Call Me Larry

I was working on a cute, fluffy little post about our new cat, Lila, who hates me and hisses or growls every time I walk into my own bedroom. Which, apparently, is now her bedroom because I believe it is entirely possible that she might just be planning to murder me in my sleep.

But … suddenly “cute” and “fluffy” aren’t really the mood I feel like hitting today.

There are so many discussions out there about Coronavirus, and I have no interest in talking about any political angles. It’s here, it’s scary, and it sucks. Period.

I want to believe that the media is blowing everything up for the sake of ratings. I want to believe that we’re all going to look back at this and roll our eyes at the overreactions. I want to listen to a bunch of people grumble in July that there was no need to cancel basketball games or close schools or whatever.

I want it to all be a tempest in a teapot. A mountain out of a molehill. Much ado about nothing.

But I also want the people I love to be safe.

I’ve got a nephew stuck in Europe. A high-risk family member showing symptoms. A friend in Washington whose entire family is sick and afraid.

I’m scared.

On Thursday, Michigan governor Gretchen Whitmer announced that all schools in my state will  be closed for at least the next three weeks beginning on Monday, March 16. My son didn’t go to school on Friday (no, I’m not that mom; he was vomiting from something un-Coronavirus related) but I went to my job as a cafeteria monitor in the middle school/high school cafeteria.

I looked around at all of those faces, and damn if it wasn’t hard to keep smiling.

Years ago, my older children were in a minor accident on the school bus, and they came home mocking their bus driver, Larry. “He just acted like it was nothing!” my daughter seethed. “Larry’s an idiot,” my oldest son agreed; “he didn’t care that we could have all been killed!”

As an adult, I understood that poor Larry was probably in dire need of a change of underwear when he got home. But he was smart enough to know that he needed to act calm in order to keep the kids calm, no matter how rattled he may have been. So he acted as though crashing a bus full of children was no big deal. Not scary at all, right?

I think I may have channeled Larry a wee bit yesterday. Some of the kids were rejoicing over their unexpected “vacation” while others griped about it as nothing but an overreaction by the governor. Still others were obviously terrified, wanting to talk about it. And as one of the adults in the situation, I had to be Larry 2.0.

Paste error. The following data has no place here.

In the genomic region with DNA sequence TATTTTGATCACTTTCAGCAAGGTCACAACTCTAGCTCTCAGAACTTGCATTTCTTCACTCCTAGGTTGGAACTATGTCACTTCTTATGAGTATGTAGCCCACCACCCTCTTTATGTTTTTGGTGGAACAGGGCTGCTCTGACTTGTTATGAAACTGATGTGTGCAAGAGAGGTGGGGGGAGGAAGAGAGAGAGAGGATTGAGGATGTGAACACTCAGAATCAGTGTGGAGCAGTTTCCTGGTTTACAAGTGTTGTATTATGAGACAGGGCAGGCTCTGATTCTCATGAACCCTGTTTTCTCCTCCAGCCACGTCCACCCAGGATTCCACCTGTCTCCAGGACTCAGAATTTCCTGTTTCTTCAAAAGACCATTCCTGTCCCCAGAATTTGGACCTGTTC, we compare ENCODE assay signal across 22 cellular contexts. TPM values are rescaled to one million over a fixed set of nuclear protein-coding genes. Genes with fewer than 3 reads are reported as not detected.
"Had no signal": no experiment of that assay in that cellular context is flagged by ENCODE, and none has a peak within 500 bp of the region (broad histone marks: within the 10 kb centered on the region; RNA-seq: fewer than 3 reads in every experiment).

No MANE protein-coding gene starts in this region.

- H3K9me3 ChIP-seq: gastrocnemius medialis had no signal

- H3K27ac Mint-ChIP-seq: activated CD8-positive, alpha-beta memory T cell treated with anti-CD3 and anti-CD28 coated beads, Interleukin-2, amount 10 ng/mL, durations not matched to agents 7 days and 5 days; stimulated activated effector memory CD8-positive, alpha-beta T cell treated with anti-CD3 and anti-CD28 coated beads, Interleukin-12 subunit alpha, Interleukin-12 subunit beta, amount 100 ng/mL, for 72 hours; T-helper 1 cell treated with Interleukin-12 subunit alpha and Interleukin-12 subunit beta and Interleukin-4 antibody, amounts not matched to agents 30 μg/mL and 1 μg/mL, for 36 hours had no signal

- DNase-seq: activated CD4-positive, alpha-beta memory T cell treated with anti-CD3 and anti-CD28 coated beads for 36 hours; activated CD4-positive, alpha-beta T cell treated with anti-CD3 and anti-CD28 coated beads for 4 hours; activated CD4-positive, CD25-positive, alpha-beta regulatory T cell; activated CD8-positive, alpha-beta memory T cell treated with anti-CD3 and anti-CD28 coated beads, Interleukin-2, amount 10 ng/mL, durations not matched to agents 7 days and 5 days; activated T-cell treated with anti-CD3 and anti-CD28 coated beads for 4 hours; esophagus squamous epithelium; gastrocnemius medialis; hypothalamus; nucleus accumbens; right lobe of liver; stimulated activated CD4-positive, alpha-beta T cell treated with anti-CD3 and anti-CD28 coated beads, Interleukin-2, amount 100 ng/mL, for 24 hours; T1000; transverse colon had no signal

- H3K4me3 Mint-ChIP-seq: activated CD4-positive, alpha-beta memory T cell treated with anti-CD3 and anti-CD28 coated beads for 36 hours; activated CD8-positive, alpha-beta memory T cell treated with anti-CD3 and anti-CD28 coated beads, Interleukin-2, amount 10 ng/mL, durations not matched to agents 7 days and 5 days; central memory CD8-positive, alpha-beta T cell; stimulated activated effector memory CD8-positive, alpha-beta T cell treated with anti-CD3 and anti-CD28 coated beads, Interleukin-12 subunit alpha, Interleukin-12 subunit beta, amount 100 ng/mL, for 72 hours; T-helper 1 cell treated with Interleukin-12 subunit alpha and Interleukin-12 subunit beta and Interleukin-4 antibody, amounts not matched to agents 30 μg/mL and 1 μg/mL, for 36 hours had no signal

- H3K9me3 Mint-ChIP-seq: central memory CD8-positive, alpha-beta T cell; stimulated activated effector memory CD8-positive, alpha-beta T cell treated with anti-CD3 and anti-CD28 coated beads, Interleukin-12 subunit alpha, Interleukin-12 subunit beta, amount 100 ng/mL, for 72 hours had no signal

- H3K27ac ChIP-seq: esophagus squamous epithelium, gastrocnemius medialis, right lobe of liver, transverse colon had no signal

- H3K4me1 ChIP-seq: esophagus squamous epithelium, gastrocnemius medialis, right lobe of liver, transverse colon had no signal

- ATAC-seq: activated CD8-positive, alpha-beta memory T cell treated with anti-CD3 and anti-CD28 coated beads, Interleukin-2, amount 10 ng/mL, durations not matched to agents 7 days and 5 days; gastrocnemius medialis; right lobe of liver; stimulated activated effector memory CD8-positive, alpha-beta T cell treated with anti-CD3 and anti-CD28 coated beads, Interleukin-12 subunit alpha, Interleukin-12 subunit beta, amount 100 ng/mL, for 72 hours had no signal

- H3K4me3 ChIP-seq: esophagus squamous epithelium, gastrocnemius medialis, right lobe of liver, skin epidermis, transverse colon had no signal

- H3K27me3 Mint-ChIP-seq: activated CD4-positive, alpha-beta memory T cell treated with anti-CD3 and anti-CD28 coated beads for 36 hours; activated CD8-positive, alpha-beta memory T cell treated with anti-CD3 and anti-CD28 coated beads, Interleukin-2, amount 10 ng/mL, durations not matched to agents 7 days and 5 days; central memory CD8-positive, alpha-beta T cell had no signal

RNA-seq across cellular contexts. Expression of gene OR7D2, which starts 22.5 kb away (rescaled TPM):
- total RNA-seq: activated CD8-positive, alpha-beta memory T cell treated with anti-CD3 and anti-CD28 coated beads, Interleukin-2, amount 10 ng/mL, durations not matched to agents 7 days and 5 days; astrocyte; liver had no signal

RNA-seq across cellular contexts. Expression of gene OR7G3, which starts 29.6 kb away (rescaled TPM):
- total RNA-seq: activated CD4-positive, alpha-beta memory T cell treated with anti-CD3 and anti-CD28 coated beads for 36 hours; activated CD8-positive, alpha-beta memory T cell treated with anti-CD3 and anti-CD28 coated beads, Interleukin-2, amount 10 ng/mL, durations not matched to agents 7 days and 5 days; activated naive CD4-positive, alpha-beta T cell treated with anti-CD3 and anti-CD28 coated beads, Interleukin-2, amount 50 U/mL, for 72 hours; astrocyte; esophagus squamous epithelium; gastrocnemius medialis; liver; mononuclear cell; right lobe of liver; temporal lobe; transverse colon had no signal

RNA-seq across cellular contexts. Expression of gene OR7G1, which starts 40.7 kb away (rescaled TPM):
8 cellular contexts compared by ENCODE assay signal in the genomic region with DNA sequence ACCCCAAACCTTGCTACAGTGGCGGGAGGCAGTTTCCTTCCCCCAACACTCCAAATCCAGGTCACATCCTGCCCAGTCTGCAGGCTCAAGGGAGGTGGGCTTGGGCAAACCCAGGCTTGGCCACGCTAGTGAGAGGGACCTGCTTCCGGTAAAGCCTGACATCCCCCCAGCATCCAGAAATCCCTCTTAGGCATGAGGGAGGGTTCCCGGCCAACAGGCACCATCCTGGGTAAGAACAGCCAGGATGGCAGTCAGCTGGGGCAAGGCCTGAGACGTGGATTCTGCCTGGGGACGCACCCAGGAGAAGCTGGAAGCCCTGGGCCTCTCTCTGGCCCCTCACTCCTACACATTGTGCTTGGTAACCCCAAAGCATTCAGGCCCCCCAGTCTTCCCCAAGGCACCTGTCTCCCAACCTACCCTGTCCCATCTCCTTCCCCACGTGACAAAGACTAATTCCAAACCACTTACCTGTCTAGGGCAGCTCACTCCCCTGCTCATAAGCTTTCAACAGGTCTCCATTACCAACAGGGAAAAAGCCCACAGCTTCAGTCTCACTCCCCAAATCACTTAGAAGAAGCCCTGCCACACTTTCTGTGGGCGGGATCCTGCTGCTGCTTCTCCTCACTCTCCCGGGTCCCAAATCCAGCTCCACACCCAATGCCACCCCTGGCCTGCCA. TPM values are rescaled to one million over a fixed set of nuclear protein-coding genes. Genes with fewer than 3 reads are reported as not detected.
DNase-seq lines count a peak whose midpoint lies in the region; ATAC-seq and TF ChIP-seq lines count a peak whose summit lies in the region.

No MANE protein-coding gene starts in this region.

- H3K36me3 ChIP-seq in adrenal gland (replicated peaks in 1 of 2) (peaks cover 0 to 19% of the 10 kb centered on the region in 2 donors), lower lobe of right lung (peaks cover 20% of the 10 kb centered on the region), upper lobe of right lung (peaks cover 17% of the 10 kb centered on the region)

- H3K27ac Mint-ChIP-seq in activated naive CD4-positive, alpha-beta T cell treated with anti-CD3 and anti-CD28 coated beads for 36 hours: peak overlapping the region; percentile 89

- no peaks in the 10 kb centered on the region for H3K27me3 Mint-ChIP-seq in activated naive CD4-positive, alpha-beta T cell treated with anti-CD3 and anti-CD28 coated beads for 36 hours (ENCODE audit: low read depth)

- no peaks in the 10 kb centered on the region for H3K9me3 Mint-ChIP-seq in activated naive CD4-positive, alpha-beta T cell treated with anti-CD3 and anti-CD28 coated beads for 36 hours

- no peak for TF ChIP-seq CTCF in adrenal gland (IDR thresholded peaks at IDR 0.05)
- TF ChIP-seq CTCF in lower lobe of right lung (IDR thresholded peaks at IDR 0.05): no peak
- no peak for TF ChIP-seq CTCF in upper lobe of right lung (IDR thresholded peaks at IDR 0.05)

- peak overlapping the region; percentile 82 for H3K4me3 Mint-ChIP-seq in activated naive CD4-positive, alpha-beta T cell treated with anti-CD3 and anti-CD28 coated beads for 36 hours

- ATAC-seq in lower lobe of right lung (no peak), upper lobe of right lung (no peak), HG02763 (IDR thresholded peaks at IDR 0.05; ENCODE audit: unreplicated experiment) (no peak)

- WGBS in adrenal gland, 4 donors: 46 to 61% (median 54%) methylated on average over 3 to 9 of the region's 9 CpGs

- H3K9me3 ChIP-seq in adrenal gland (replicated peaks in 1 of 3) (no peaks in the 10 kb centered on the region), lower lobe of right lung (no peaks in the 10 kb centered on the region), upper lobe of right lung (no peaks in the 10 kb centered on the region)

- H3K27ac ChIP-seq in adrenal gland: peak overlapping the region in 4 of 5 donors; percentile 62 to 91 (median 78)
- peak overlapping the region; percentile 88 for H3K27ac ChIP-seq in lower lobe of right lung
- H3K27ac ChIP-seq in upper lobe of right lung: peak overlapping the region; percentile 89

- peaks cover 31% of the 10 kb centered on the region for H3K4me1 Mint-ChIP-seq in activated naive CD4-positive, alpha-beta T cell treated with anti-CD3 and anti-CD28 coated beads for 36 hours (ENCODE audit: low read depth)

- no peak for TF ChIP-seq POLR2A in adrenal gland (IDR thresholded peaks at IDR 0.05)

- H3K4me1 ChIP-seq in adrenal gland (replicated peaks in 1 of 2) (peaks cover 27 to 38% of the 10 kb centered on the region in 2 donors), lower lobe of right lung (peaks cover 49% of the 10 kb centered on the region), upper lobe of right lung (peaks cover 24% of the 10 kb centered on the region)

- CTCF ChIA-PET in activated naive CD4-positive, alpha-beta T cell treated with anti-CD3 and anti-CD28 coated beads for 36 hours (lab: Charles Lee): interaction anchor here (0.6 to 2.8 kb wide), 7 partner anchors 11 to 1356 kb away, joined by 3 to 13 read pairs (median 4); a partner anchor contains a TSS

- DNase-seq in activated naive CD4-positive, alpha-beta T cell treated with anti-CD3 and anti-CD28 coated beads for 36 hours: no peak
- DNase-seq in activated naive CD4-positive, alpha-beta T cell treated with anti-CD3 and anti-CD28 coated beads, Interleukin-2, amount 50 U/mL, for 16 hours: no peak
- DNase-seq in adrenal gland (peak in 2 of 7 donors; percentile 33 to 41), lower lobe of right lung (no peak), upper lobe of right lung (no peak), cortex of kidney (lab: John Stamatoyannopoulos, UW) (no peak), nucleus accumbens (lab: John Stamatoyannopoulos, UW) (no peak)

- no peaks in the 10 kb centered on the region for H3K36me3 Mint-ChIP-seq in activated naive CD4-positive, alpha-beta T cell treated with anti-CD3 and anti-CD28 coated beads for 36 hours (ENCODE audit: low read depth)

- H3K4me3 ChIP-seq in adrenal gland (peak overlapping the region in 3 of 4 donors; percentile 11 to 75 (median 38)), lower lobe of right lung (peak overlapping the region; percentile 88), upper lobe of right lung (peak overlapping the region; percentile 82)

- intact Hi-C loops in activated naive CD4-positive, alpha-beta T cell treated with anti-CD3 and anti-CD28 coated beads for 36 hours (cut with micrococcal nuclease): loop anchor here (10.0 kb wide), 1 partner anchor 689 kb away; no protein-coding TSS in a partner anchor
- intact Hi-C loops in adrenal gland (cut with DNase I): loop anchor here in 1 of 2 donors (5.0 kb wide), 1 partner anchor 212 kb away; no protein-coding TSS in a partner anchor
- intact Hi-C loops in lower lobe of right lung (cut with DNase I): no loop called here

“I’m sure it’s nothing,” I kept saying when asked. “Just a precaution. Just stay close to home and wash your hands a lot, and you’ll be fine. No big deal. Media is just blowing everything out of proportion.”

And that’s …. probably true.



I couldn’t help it, though. I kept looking at those faces and wondering if some of them won’t be returning to school when (if?) this all blows over. Supposedly,  very few young people are being affected by this. They’ll all probably be just fine.


But how many of them might lose a parent or a grandparent or other loved one? How many have families that are going to struggle in the economic disaster that’s hitting right now because of all of this? How many are quietly terrified every time they feel the need to sniffle or cough? One way or another, lives are going to be changed in the coming months.

I think about all the times I’ve said “it’s a different world now from the one I grew up in.” Yeah, I know you want to shout “OK, BOOMER” at me. But it’s true. The world is different. And it’s true for all of us at this moment. Whether you believe Coronavirus is an over-exaggerated common cold and we’re all idiots, or you believe it’s the end of the world as we know it, you have to agree that this is a pivotal moment in history.

Whether it’s pivoting more around out-of-control illness or a media-manufactured panic remains to be seen. But in terms of economic crises, loss of trust in our government officials, and just plain old worry, we are currently in the midst of a unique moment in history.

Damn it, I’m scared. I’m scared for my kids and my sisters and my nieces and nephews and my friends. And yeah, I’m scared for “my” kids in the lunchroom, even though they all have their own families and really don’t need to have some random lunchlady worrying about them.